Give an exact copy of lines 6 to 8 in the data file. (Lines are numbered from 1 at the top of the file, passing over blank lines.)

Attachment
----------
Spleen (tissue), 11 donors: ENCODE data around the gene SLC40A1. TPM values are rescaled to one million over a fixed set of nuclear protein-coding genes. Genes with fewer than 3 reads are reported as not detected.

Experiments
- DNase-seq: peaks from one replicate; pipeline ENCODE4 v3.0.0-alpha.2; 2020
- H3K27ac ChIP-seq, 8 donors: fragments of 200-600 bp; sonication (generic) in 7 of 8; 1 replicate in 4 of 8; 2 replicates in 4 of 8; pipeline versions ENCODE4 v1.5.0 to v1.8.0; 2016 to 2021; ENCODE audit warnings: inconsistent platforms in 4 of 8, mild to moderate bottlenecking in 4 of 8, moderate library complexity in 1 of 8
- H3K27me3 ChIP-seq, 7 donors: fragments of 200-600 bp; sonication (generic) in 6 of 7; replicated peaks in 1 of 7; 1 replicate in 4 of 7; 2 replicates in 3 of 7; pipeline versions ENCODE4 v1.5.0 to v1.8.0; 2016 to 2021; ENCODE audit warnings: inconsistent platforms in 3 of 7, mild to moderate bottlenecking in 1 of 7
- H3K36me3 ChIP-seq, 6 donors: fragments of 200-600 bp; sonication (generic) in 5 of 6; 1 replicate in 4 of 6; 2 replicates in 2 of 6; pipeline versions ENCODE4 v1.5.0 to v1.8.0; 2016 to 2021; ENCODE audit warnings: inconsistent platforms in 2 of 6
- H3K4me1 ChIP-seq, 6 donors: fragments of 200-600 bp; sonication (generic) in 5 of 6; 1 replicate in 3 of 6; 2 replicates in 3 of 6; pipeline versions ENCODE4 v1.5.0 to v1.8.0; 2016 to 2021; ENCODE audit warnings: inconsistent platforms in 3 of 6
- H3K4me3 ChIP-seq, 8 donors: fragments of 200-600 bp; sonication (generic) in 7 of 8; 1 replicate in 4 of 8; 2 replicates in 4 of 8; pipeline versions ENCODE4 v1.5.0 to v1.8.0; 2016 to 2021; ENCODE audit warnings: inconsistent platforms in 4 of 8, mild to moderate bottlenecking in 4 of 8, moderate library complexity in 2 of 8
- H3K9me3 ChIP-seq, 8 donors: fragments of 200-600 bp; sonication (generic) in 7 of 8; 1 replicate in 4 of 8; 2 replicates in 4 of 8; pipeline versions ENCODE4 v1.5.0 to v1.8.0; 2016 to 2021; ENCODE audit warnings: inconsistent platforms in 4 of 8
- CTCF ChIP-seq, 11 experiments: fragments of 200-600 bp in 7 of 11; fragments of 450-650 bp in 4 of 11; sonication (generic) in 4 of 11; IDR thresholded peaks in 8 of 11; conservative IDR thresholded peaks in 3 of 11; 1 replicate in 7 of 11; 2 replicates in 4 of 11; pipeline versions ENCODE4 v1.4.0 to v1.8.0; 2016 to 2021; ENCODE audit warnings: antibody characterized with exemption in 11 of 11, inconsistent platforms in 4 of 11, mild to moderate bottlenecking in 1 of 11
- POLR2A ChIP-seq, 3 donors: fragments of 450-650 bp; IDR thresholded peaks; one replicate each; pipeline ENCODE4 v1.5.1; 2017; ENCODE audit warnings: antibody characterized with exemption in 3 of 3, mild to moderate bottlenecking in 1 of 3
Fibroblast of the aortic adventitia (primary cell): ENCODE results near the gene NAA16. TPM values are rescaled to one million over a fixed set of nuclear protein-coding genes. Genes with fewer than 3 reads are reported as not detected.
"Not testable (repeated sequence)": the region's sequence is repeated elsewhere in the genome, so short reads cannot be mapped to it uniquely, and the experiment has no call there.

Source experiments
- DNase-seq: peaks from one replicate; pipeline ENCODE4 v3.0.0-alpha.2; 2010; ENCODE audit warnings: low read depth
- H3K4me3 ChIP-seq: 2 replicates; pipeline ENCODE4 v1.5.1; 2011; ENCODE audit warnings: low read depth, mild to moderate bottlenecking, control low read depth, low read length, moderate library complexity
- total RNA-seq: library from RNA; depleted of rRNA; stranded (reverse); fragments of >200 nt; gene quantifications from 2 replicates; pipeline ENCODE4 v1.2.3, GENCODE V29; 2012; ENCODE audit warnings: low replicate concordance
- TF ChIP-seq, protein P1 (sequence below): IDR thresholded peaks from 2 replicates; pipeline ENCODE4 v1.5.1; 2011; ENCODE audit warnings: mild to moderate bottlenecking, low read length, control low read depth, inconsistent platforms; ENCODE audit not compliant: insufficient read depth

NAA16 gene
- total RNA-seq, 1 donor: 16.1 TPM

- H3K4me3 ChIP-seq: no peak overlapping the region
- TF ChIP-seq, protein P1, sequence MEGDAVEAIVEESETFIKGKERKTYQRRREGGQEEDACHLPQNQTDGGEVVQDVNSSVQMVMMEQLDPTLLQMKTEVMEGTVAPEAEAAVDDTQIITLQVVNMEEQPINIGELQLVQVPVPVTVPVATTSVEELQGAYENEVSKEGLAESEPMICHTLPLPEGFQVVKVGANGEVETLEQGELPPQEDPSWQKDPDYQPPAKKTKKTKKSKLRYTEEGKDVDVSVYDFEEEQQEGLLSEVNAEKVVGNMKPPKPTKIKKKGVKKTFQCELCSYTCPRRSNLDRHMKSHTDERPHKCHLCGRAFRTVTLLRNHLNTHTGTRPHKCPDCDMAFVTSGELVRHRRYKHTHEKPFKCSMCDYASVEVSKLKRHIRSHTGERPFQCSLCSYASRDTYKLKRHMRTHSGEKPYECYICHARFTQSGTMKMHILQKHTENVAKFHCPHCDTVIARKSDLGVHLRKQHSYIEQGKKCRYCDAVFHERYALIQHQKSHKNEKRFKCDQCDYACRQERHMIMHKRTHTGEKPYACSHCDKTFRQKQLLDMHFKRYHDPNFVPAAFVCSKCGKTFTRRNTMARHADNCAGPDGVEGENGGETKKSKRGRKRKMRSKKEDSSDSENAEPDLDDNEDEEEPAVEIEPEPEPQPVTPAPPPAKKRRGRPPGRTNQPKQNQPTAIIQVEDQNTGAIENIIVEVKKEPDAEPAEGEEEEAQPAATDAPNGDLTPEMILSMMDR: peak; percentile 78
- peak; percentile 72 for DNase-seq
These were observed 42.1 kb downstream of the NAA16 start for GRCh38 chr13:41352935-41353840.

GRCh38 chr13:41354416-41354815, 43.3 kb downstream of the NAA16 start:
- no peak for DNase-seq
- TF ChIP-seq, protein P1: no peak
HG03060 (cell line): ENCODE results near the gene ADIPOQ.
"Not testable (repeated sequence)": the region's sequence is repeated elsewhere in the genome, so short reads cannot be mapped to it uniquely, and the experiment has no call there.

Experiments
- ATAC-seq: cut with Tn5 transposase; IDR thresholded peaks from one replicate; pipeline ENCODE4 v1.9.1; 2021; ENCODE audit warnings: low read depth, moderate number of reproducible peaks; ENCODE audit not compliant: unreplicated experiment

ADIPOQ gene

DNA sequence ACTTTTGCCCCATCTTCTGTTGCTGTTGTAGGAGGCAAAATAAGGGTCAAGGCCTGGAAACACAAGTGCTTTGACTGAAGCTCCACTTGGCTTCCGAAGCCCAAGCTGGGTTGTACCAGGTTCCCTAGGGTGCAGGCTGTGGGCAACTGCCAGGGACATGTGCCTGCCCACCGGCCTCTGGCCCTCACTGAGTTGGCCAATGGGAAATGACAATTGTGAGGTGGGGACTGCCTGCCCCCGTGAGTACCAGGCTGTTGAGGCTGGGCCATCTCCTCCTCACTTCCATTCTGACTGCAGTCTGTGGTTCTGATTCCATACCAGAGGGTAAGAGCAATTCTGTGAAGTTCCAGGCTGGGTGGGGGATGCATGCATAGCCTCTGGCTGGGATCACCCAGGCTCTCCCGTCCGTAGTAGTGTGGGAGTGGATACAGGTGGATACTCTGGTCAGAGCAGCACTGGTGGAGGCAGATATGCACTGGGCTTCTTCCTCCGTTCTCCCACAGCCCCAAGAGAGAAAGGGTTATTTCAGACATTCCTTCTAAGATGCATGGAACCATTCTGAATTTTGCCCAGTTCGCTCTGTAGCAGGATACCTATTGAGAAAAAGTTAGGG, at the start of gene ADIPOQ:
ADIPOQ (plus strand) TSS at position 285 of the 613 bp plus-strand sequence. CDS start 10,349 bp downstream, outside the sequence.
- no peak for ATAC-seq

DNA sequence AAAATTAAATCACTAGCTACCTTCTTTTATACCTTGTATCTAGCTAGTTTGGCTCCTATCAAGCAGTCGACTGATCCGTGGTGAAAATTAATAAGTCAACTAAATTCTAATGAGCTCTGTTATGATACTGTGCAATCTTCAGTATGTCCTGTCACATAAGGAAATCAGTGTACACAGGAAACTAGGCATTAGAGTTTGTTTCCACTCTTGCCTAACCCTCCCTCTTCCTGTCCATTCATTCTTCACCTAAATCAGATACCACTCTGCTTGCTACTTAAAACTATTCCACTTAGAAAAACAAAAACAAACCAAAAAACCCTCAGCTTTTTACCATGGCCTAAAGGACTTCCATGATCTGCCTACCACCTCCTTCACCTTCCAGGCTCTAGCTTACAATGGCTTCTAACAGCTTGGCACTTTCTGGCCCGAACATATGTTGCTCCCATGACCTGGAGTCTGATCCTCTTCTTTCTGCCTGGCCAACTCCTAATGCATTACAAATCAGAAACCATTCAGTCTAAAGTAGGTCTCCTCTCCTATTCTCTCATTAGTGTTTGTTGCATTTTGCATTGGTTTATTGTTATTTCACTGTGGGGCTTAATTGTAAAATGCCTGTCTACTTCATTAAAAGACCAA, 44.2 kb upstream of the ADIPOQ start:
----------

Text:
- H3K36me3 ChIP-seq, 6 donors: fragments of 200-600 bp; sonication (generic) in 5 of 6; 1 replicate in 4 of 6; 2 replicates in 2 of 6; pipeline versions ENCODE4 v1.5.0 to v1.8.0; 2016 to 2021; ENCODE audit warnings: inconsistent platforms in 2 of 6
- H3K4me1 ChIP-seq, 6 donors: fragments of 200-600 bp; sonication (generic) in 5 of 6; 1 replicate in 3 of 6; 2 replicates in 3 of 6; pipeline versions ENCODE4 v1.5.0 to v1.8.0; 2016 to 2021; ENCODE audit warnings: inconsistent platforms in 3 of 6
- H3K4me3 ChIP-seq, 8 donors: fragments of 200-600 bp; sonication (generic) in 7 of 8; 1 replicate in 4 of 8; 2 replicates in 4 of 8; pipeline versions ENCODE4 v1.5.0 to v1.8.0; 2016 to 2021; ENCODE audit warnings: inconsistent platforms in 4 of 8, mild to moderate bottlenecking in 4 of 8, moderate library complexity in 2 of 8